Calcifying Aponeurotic Fibroma – A rare, benign fibrous tumour [Pathology Infographic]


Calcifying aponeurotic fibroma (CAF) is a rare, locally aggressive fibroblastic lesion that occurs predominantly in the distal extremities of children and adolescents.

CAF occurs in patients over a wide age range; however, it is most common in children and adolescents . The median ages for male and female patients are 11 and 12 years, respectively.

CAF grows in a diffuse, poorly circumscribed manner and is often attached to the aponeurosis, tendons or fascia. Complete local excision is the treatment of choice.

The histological examination of the lesion reveals two components:

i) Fibromatosis-like spindle-shaped cell elements, and ii) nodules of calcification, accompanied by more rounded, epithelioid cells.

Two phases have been described in the development of CAF  ; in the initial phase the tumor has an infiltrative growth and often lacks calcification, whilst in the later phase the tumor is more compact and nodular and exhibits a more prominent degree of calcification and cartilage formation, as seen in the present case.

The pathogenesis of CAF remains uncertain; however, a fibroblastic/myofibroblastic origin has been suggested . It has been previously demonstrated using immunohistochemistry that the tumor cells usually express vimentin and smooth muscle actin, but are negative for desmin , and these results are in accordance with this proposal.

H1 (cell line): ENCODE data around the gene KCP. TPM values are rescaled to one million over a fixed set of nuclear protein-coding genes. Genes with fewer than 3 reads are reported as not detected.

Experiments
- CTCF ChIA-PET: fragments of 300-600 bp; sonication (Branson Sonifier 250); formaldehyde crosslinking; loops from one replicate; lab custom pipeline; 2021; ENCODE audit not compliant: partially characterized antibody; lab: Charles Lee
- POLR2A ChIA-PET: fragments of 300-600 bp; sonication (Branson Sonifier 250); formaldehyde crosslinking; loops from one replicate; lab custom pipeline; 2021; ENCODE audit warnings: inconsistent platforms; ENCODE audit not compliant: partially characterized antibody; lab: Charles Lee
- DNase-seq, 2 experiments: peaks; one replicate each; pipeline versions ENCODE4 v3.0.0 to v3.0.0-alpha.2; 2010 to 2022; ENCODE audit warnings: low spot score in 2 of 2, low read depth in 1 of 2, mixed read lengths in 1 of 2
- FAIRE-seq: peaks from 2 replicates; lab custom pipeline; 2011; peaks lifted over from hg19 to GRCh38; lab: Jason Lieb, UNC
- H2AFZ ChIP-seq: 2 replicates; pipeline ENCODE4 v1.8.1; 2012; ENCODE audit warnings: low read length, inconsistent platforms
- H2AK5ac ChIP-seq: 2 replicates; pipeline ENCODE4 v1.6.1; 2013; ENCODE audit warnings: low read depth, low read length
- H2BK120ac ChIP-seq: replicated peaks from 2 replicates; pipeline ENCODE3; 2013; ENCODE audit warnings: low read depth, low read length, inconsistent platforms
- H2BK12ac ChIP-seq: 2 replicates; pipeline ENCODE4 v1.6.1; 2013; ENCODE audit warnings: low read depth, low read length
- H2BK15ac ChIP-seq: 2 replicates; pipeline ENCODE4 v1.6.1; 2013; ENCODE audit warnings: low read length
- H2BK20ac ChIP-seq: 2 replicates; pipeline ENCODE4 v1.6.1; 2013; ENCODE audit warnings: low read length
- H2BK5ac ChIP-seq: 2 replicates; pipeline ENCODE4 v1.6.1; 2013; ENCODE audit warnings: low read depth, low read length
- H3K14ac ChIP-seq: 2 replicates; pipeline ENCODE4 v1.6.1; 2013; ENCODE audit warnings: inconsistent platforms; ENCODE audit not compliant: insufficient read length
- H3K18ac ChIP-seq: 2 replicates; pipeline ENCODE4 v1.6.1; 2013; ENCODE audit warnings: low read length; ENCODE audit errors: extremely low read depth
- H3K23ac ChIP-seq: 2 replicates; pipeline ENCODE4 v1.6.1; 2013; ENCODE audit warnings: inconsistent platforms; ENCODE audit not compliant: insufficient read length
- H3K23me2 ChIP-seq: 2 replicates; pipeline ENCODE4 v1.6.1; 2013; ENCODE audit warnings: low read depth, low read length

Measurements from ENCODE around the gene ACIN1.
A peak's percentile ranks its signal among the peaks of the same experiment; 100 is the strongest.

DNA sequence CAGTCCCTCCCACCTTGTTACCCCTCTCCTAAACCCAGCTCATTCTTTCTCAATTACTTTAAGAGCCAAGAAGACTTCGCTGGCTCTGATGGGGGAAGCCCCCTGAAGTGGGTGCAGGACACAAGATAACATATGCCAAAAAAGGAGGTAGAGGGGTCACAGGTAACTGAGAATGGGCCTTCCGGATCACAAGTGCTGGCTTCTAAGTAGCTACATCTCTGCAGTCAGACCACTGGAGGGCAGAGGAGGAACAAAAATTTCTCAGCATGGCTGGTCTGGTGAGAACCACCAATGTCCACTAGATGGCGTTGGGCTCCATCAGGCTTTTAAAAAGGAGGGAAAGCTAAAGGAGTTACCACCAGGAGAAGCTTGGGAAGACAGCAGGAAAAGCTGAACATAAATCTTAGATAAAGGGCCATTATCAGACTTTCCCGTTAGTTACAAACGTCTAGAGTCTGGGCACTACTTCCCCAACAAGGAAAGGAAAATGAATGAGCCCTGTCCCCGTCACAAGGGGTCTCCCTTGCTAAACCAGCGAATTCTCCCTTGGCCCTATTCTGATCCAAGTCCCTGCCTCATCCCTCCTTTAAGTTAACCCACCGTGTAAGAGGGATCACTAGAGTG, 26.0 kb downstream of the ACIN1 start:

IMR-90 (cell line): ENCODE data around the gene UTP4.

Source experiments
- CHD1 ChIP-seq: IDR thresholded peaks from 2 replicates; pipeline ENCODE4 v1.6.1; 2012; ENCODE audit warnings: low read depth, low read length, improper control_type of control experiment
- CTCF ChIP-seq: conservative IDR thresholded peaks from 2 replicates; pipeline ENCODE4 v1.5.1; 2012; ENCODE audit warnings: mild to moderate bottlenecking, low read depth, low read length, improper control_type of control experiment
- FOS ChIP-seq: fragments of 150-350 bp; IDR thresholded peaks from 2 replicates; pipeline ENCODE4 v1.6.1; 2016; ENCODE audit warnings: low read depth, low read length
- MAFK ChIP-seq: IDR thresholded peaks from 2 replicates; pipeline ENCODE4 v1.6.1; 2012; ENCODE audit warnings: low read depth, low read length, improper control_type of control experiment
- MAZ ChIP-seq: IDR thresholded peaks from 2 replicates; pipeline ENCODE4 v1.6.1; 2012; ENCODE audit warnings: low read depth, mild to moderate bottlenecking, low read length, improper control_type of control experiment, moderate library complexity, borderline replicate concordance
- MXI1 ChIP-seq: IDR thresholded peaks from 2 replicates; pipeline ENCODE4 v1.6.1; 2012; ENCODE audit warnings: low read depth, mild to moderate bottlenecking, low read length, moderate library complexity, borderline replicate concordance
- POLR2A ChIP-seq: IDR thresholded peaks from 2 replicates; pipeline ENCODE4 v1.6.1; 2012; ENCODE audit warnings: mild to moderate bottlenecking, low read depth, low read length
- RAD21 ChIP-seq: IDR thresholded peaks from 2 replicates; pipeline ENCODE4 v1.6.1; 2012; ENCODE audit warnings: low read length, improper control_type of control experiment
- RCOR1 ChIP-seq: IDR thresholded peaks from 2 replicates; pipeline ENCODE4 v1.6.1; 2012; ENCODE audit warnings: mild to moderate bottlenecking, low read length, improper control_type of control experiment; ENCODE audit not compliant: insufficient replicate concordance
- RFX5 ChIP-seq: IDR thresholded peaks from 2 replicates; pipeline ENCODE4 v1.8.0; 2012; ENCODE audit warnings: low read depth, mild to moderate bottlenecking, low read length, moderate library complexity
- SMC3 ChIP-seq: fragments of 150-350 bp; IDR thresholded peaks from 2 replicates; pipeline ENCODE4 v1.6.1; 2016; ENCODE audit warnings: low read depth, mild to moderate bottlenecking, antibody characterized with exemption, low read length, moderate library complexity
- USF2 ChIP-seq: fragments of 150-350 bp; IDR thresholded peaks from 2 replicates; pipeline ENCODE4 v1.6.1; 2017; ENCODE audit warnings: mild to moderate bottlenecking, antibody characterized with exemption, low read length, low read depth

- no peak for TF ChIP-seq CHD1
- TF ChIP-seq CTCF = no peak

Source: NISHIO J, INAMITSU H, IWASAKI H, HAYASHI H, NAITO M. Calcifying aponeurotic fibroma of the finger in an elderly patient: CT and MRI findings with pathologic correlation. Experimental and Therapeutic Medicine. 2014;8(3):841-843. doi:10.3892/etm.2014.1838.



Angiomyofibroblastoma [Pathology Infographic]


Angiomyofibroblastoma is a rare tumor that occurs in the genital tract, vulva, perineum, and pelvis of women.

In men, angiomyofibroblastoma-like tumors are known to occur in areas such as the inguinal area, scrotum, and perineum.

In 1997, Nucci et al first described an angiomyofibroblastoma-like tumor as a cellular angiofibroma .

Thereafter, in 1998, Laskin et al termed it an angiomyofibroblastoma-like tumor .

Clinically, the tumor has asymptomatic, well-circumscribed, and slowly growing characteristics.




Pleomorphic Hyalinizing Angiectatic Tumour [Pathology Infographic]


Pleomorphic hyalinizing angiectatic tumors (PHATs) are non-metastasizing soft-tissue tumors of uncertain lineage occurring within the superficial subcutaneous tissues and muscles .

Presents in adults between the ages of 10 and 83 years (median age of 51 years), PHATs are more commonly observed in females than in males.

The majority of affected patients present with slowly-growing, painless masses, most commonly involving the lower extremities.

Rarer tumor sites include the arm, chest wall, axilla, popliteal fossa, buttocks, inguinal region, perineum, buccal mucosa and breast.


SUZUKI K, YASUDA T, HORI T, et al. Pleomorphic hyalinizing angiectatic tumor arising in the thigh: A case report. Oncology Letters. 2014;7(4):1249-1252. doi:10.3892/ol.2014.1883.




Floret Cells in Pleomorphic Lipoma [Pathology Infographic]


Pleomorphic lipoma occur in adults and are more common in males.
These are located on the back of the neck, upper back or shoulders.
These tumours usually present as a solitary, painless, slow growing, lobular mass with an average diameter of 5 cms. Rarely multiple lesions may develop.
Cut surface has a yellow or grayish – yellow colour. Sometimes mucoid areas are present.
There are overlapping features with spindle cell lipoma.

This tumour should not be mistaken for a  liposarcoma.